What is egg freezing, and why is it controversial?

A panel of experts will discuss egg freezing at Wellbeing of Women’s next webinar on Tuesday 10th November, but what is there to debate?

by Wellbeing of Women | 6th Nov 2020

Back to news

Sign up to Putting all your (frozen) eggs in one basket? The truth of social egg freezing on Tuesday 10th of November here.

What is egg freezing?

Egg freezing is a way of preserving a woman’s fertility so she can try to start a family at a later date.

It involves taking drugs to boost egg production and help them mature, then having those eggs collected while you are under general anaesthetic. They are then frozen.

Freezing eggs doesn’t guarantee that you will be able to have children.

Why might a woman freeze her eggs?

A woman may decide to freeze her eggs if she wants to start a family but is not ready to yet.

She might want to do this for any number of reasons, such as not having met the right partner or family or career commitments.

Is it available on the NHS?

No, apart from in specific cases when you are having medical treatment which could affect your fertility.

It can cost around £3,500 to get it done privately or it is sometimes offered as an benefit by employers.

Why is it controversial?

People worry that this puts pressure on women to pay for egg freezing in order to safeguard their careers, instead of improving standards for working mothers.

There are also concerns that this cost could worsen unequal access to fertility care between women who can afford it and those who can't.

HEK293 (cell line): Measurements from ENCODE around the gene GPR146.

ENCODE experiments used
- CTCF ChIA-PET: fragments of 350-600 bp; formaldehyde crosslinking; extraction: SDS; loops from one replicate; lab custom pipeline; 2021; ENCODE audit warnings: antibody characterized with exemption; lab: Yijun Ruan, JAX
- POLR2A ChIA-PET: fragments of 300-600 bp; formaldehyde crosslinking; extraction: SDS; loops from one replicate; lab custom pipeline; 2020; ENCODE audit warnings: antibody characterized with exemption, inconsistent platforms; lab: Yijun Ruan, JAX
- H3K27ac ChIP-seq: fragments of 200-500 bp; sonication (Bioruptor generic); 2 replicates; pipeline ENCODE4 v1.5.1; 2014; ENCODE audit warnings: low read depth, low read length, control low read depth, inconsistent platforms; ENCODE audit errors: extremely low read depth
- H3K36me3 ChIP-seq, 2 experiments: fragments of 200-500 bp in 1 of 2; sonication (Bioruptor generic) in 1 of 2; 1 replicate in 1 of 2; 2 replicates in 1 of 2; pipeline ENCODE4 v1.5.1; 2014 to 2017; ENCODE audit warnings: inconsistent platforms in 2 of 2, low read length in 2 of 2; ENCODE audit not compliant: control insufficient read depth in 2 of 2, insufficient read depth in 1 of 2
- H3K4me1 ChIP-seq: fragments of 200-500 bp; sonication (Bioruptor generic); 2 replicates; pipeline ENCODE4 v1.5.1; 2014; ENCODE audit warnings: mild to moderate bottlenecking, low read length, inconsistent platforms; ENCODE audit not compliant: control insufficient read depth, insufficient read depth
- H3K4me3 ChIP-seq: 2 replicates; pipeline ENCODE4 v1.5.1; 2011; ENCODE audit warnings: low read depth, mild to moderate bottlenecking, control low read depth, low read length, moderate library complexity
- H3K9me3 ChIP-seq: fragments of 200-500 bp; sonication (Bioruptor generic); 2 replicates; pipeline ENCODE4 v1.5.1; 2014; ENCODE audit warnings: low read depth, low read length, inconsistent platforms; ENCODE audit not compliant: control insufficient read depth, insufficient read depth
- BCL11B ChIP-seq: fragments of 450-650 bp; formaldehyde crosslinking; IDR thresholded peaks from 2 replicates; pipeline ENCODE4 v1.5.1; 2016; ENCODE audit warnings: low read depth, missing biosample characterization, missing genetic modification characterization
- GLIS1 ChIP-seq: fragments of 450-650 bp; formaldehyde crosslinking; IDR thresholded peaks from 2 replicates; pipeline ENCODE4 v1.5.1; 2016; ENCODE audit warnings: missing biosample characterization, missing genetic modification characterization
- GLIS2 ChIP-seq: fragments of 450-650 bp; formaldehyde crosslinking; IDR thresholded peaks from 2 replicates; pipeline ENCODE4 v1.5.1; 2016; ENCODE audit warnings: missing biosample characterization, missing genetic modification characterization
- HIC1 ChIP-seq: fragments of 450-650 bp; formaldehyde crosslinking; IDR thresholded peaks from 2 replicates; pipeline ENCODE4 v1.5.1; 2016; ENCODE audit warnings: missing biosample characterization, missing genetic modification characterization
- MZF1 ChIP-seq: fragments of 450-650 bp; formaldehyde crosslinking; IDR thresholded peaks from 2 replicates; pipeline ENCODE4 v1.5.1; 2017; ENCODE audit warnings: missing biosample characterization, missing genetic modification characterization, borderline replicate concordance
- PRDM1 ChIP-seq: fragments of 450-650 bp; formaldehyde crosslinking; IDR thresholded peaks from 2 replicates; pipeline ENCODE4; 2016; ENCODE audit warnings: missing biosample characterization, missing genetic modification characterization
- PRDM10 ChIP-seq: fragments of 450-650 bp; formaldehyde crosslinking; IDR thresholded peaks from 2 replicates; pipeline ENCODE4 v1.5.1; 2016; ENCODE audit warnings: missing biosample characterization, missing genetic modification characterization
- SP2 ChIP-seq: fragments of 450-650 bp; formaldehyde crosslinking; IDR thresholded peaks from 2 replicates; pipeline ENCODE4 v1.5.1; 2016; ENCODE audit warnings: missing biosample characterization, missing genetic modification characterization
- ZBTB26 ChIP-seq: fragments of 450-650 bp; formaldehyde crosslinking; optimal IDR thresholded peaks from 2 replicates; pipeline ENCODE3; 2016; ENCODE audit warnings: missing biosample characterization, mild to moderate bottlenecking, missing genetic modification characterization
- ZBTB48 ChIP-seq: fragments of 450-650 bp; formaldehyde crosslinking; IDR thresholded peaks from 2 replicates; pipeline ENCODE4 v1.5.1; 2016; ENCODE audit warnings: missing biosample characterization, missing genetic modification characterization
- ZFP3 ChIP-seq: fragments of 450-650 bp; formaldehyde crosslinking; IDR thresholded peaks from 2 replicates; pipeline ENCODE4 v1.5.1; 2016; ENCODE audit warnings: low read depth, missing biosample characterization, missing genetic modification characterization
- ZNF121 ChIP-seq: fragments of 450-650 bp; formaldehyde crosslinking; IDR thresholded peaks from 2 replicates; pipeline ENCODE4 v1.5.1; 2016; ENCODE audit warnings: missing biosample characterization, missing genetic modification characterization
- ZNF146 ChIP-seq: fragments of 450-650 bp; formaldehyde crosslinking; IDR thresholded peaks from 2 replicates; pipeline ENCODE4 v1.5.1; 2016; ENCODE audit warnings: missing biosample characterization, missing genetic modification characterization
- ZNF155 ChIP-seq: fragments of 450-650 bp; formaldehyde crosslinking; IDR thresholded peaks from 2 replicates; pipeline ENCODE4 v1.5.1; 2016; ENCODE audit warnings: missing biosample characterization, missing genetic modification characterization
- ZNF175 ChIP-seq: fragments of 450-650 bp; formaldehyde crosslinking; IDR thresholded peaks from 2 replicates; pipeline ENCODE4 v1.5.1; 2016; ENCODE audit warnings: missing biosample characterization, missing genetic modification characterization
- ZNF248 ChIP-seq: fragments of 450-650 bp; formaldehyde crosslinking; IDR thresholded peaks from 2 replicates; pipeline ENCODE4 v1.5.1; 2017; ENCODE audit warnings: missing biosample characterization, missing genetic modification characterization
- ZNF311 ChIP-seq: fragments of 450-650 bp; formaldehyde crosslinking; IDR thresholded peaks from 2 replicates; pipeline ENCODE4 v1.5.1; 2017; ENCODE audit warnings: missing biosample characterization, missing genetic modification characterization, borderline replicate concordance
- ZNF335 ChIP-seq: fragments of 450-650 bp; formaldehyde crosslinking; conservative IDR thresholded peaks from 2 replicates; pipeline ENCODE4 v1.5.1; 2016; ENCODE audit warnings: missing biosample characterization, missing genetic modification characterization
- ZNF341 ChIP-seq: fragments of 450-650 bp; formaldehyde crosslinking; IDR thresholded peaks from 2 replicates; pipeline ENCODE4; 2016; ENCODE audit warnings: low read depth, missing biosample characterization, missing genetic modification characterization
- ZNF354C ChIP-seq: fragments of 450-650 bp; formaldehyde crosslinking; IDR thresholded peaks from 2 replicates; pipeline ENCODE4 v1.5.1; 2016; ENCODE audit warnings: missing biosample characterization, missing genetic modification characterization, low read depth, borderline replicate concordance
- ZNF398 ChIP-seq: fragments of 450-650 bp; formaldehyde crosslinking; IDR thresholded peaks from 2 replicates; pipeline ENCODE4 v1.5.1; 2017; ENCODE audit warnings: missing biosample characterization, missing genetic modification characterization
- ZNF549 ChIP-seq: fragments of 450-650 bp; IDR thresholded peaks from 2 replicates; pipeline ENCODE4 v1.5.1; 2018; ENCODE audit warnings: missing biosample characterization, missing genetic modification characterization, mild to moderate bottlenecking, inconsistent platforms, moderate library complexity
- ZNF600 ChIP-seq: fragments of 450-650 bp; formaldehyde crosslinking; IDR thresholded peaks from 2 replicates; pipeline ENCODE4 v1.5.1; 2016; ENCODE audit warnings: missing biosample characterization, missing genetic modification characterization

Can eggs be kept frozen forever?

At the moment, you can only legally store your eggs for 10 years – but some groups and healthcare organisations argue that this limit is unnecessary and should be extended.

Why is egg freezing a particularly hot topic at the moment?

As we don’t long how long the COVID-19 pandemic will carry on for, many women are worried about their fertility declining.

Those that have frozen their eggs are also worried their 10-year storage limit will expire during this time.

How can I find out more?

At ‘Putting your (frozen) eggs in one basket? The truth of social egg freezing’ a panel of expert healthcare professionals, campaigners and journalists will discuss and debate the facts, challenges and legal and ethical implications of egg freezing.

If you want to be at the centre of one of the biggest debates in women’s reproductive health right now, sign up now and listen in on the conversation.

Sign up to Putting all your (frozen) eggs in one basket? The truth of social egg freezing on Tuesday 10th of November here.